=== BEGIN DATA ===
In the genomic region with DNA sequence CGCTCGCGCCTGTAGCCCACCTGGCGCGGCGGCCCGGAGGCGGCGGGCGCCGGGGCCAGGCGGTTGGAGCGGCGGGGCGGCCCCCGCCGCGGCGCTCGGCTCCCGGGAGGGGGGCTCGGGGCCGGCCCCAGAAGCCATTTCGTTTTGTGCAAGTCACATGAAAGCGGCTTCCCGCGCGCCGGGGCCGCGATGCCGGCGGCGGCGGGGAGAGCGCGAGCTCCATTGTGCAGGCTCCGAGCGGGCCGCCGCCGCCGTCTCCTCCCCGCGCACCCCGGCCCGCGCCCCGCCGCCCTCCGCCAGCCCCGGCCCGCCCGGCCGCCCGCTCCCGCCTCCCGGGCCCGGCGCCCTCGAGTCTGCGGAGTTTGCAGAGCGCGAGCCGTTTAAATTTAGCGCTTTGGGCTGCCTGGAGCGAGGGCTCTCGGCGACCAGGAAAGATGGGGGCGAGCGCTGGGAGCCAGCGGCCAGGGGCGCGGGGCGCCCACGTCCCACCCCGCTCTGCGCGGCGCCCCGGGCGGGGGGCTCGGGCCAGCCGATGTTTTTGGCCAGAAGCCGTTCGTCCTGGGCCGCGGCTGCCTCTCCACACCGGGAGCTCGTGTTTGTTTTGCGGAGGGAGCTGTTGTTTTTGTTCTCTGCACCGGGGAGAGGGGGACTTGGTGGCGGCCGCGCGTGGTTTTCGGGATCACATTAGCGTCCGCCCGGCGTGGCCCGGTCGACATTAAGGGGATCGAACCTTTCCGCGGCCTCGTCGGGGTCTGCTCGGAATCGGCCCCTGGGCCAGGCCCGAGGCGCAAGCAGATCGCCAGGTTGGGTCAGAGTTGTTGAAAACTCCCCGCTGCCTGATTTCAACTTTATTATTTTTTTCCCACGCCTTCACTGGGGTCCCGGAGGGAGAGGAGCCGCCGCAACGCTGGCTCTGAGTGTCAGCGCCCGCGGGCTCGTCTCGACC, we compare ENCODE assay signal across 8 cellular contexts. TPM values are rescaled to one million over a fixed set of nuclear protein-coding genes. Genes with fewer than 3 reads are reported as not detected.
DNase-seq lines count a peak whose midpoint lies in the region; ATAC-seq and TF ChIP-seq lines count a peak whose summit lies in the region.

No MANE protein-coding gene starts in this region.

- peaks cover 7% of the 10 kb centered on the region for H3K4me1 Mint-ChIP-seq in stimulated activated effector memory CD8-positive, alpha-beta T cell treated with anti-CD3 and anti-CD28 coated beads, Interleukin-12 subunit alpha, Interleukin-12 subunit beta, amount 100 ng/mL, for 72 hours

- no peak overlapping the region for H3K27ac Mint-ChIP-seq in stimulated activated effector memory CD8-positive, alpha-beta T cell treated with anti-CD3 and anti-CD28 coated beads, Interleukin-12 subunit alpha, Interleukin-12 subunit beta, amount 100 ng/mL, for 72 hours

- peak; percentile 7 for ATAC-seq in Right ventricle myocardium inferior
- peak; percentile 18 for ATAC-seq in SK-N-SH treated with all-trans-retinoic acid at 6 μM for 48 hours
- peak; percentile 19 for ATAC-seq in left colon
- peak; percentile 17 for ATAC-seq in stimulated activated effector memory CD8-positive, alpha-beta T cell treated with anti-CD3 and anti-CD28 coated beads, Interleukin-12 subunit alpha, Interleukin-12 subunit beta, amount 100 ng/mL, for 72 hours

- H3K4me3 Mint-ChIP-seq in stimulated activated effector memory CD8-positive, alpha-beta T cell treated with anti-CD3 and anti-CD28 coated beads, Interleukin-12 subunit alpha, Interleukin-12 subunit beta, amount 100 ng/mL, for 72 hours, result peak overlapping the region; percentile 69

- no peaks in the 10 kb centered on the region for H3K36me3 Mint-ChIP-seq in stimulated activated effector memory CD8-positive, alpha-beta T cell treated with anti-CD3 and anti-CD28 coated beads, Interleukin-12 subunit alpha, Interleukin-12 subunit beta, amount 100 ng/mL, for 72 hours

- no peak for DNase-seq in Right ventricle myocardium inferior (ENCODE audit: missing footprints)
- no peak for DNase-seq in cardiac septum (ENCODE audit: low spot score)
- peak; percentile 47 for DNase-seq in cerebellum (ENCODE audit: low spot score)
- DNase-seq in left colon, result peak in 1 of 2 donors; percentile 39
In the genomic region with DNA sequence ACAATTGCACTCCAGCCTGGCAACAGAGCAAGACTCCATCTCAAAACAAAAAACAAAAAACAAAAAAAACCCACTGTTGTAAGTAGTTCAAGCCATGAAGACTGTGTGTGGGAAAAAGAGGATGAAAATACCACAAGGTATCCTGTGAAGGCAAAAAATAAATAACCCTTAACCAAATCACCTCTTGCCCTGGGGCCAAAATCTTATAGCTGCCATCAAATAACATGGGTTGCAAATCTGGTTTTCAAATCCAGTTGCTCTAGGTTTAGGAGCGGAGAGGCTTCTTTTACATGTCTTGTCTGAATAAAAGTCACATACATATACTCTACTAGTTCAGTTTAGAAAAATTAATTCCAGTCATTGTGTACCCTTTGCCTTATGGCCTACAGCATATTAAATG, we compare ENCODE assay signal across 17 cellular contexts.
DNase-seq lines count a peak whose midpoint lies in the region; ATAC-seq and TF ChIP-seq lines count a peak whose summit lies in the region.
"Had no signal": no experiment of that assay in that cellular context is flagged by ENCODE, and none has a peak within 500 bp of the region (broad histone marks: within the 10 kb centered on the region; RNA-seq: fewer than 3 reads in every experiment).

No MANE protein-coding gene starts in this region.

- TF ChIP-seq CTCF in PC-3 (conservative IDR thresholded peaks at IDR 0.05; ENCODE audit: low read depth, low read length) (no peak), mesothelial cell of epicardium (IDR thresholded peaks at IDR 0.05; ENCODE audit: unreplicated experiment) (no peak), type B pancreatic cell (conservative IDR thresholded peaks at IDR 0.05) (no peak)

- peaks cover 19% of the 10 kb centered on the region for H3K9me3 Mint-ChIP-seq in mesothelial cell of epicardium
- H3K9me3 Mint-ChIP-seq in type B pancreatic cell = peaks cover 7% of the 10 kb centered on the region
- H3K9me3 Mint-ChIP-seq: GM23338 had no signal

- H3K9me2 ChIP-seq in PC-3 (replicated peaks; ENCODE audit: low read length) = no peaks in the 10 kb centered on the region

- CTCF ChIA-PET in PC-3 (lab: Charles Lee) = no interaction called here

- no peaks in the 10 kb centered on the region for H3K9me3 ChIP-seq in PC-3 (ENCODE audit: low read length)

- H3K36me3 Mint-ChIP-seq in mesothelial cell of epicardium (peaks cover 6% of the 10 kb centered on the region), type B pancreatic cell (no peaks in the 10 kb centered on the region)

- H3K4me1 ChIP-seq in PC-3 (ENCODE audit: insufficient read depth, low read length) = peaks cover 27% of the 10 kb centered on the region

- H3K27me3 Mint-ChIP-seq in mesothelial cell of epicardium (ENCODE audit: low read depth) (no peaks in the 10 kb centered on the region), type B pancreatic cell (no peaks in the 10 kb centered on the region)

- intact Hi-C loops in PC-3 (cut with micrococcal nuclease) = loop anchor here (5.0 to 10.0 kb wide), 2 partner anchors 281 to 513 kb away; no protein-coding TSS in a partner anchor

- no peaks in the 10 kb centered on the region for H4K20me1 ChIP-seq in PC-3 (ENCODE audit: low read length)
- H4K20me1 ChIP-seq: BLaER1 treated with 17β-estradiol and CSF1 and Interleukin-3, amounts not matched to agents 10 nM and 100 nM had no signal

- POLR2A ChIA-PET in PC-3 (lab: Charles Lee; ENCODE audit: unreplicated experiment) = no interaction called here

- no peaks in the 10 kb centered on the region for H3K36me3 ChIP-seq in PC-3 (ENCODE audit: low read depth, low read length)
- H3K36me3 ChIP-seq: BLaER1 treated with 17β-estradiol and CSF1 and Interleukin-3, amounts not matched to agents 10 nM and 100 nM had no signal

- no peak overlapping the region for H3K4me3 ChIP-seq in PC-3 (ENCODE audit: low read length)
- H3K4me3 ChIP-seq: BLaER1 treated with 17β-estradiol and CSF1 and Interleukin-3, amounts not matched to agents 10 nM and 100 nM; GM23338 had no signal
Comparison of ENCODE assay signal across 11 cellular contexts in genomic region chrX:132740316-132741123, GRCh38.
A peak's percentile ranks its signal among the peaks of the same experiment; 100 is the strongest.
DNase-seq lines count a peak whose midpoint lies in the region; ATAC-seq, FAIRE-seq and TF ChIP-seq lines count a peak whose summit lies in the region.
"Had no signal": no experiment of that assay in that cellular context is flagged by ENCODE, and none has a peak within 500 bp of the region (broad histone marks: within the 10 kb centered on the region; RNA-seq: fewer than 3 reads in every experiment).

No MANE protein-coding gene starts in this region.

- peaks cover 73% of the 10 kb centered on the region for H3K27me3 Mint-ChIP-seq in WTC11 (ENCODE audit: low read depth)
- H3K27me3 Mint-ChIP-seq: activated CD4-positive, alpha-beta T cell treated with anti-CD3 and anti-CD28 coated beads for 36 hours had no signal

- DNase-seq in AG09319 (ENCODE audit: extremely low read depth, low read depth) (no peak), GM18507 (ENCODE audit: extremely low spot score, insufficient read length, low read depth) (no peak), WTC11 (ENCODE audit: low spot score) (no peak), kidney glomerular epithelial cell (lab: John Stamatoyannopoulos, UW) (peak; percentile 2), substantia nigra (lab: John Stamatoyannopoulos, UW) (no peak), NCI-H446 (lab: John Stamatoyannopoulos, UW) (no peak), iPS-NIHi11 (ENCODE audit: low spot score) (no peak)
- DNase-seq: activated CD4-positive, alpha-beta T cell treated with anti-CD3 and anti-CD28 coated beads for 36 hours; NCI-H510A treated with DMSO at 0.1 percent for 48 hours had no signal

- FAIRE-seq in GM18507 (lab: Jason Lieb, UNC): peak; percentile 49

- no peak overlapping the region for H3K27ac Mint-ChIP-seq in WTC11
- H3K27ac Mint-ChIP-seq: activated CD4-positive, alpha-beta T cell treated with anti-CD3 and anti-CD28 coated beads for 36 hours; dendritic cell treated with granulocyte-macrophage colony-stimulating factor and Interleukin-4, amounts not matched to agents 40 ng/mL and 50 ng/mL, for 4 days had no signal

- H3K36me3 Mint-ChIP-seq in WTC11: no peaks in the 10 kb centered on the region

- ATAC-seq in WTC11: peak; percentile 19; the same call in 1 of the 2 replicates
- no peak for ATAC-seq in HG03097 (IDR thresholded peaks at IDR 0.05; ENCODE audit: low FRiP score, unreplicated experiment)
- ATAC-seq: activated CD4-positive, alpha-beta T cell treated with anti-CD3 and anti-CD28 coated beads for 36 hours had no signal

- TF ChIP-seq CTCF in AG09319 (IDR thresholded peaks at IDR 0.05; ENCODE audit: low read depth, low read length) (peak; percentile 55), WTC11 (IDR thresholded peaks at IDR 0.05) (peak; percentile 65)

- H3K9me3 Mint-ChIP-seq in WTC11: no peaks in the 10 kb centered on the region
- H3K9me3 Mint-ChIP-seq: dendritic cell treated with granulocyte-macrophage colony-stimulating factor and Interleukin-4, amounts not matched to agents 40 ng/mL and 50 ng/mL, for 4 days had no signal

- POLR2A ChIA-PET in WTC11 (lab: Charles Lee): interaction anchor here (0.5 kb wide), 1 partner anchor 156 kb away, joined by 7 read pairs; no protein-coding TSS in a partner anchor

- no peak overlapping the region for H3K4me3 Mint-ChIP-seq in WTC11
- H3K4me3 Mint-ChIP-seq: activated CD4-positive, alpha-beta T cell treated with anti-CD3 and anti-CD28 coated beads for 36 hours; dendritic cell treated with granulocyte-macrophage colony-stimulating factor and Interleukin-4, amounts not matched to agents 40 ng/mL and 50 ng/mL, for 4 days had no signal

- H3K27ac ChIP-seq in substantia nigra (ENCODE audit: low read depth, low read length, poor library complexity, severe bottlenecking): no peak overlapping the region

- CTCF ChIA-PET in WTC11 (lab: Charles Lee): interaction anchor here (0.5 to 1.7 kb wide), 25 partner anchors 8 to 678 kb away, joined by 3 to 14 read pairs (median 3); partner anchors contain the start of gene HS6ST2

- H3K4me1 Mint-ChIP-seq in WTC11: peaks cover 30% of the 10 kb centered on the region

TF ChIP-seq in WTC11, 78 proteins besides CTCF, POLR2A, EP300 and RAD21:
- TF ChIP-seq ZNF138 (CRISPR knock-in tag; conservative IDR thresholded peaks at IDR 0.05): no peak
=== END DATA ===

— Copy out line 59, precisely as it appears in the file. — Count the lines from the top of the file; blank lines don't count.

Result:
- H3K4me3 Mint-ChIP-seq: activated CD4-positive, alpha-beta T cell treated with anti-CD3 and anti-CD28 coated beads for 36 hours; dendritic cell treated with granulocyte-macrophage colony-stimulating factor and Interleukin-4, amounts not matched to agents 40 ng/mL and 50 ng/mL, for 4 days had no signal